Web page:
Cerebral peduncles Verticle pillars holding up cerebrum.
__ nerve carries signals to the heart. Vagus
__ controls unconscious control of motor activity. Cerebellum
__ is major coordinating center for sensory signal. Thalamus
Thalamus Sensory relay switchboard - coordinates sensory imput & relays signals to cerebrum.
Hypothalamus The body's supercenter for controlling homeostatic adjustments in internal organs.
Reticular Formation Balance, posture, & muscle tone - Low-level motor pathway - major network of interneurons.
Limbic System Governs emotions & "gut" reactions like rage.
Cerebellum Language, dexterity, movement, & balance - occurs spontaneously - motor control & sense of position.
3 Divisions of the Brain Hindbrain, midbrain & forebrain.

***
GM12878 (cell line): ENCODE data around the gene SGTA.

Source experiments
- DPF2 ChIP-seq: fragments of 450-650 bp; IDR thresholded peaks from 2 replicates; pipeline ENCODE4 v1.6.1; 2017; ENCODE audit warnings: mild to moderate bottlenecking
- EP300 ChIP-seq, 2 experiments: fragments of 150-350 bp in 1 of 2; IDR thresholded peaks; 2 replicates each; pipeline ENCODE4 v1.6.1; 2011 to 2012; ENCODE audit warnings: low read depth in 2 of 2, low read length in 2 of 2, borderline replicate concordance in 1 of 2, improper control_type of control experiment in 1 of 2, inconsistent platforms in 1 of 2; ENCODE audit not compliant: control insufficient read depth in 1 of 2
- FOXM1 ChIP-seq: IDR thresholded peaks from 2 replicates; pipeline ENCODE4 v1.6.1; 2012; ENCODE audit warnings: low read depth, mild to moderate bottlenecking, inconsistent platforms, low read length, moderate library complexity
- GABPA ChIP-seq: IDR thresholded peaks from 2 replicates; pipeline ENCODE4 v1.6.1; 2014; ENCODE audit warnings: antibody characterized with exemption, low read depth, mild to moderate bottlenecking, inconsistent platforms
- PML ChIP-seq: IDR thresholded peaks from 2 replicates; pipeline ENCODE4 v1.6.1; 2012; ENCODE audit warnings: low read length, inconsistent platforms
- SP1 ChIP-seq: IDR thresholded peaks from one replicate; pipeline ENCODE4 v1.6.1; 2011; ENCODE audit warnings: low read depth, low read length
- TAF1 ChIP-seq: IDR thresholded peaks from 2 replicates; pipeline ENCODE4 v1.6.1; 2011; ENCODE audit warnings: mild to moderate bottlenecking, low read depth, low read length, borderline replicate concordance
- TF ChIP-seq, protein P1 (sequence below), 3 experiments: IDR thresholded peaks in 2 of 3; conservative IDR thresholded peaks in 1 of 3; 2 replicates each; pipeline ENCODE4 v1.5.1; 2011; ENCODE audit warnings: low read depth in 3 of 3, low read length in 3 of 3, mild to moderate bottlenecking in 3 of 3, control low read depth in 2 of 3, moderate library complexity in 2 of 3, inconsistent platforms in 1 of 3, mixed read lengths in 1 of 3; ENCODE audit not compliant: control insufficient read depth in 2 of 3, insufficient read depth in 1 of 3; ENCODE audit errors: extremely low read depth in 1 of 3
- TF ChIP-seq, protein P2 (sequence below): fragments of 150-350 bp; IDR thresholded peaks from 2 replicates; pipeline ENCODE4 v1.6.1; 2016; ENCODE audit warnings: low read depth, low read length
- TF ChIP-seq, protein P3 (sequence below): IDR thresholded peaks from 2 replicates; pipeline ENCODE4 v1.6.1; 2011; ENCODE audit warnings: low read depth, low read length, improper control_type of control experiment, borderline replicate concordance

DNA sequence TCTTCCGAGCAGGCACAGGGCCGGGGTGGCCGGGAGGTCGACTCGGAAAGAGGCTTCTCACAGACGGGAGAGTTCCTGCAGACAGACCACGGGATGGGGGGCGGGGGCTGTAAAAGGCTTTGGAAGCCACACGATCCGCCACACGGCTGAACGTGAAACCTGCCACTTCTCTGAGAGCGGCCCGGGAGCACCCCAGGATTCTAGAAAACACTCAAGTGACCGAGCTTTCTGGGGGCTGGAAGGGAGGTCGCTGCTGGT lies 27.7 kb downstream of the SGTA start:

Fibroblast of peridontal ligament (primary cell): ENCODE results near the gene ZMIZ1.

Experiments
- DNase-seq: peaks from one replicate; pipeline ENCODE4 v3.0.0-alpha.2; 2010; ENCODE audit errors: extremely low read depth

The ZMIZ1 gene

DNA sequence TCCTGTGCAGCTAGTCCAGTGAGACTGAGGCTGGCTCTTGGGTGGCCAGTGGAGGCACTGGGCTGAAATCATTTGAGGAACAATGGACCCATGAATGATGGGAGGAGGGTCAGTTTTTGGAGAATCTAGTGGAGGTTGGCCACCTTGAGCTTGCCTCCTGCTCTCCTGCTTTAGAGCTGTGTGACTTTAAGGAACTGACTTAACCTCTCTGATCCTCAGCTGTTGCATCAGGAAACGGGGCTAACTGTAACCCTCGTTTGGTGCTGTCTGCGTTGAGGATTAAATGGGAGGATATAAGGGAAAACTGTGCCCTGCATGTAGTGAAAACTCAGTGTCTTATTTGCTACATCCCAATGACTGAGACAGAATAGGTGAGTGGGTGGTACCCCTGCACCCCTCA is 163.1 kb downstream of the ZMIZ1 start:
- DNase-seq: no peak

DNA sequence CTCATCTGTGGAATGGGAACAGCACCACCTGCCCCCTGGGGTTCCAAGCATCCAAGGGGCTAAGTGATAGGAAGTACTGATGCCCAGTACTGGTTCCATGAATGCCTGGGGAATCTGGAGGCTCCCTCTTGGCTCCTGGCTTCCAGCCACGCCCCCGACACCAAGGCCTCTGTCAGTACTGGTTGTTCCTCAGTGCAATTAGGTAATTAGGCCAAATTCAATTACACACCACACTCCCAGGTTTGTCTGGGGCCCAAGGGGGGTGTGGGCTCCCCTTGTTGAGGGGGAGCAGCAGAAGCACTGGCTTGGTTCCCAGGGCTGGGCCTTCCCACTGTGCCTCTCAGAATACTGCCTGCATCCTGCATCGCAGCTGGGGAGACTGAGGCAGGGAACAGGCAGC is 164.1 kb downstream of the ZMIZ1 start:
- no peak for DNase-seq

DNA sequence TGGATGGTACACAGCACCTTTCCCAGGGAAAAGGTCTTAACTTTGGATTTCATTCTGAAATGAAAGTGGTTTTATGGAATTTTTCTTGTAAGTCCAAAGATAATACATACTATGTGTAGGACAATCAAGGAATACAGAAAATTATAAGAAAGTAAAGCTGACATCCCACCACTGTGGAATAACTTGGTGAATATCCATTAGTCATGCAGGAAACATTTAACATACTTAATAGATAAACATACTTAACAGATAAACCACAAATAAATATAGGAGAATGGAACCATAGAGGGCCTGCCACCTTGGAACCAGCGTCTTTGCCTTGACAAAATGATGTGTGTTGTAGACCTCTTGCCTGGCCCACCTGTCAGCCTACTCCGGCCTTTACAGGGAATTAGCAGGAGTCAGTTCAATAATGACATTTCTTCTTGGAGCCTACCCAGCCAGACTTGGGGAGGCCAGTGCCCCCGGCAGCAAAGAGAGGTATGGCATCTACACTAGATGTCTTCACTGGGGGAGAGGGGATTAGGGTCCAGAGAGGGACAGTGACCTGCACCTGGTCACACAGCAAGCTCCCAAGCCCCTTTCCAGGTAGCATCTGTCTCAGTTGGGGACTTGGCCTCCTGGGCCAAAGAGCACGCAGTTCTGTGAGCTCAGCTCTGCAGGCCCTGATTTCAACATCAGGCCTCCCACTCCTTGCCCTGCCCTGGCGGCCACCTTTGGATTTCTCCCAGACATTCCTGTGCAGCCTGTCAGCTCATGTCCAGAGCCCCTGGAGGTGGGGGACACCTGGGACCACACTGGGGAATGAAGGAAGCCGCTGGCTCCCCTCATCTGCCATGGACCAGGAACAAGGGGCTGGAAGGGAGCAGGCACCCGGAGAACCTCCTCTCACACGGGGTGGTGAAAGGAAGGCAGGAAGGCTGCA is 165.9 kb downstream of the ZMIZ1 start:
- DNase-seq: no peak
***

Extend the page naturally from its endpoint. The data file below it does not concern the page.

Hindbrain Medulla oblongata, cerebellum, & pons - relfex center for respiration, blood circ., coughing.
Superior Colliculi Visual reflex center - coordinate hand & eye movements when following an object.
Inferior Colliculi Auditory relay to sensory cortex - startle reflex
Substantia Nigra High content of melanin - dopamine released here.
Medulla Oblongata Inferior part of brain stem - autonomic reflex center - cardiac, respiratory, vomiting, swallowing, sneezing, etc.
Cerebellar hemispheres connected medially by __. Vermis
Anterior & posterior lobes of cerebellum __. Coordinate body movements
All fibers entering & leaving the cerebellum are __. Ipsilateral - from & to same side of body
The cerebellum has no __ connections to cerebral cortex. direct
Cerebellar injury results in loss of __. Muscle tone & clumsy, unsure movements.
Limbic System Amygdala here - is our emotional brain & cingulate gyrus - expressing emotion through gestures - relayed through hypothalamus.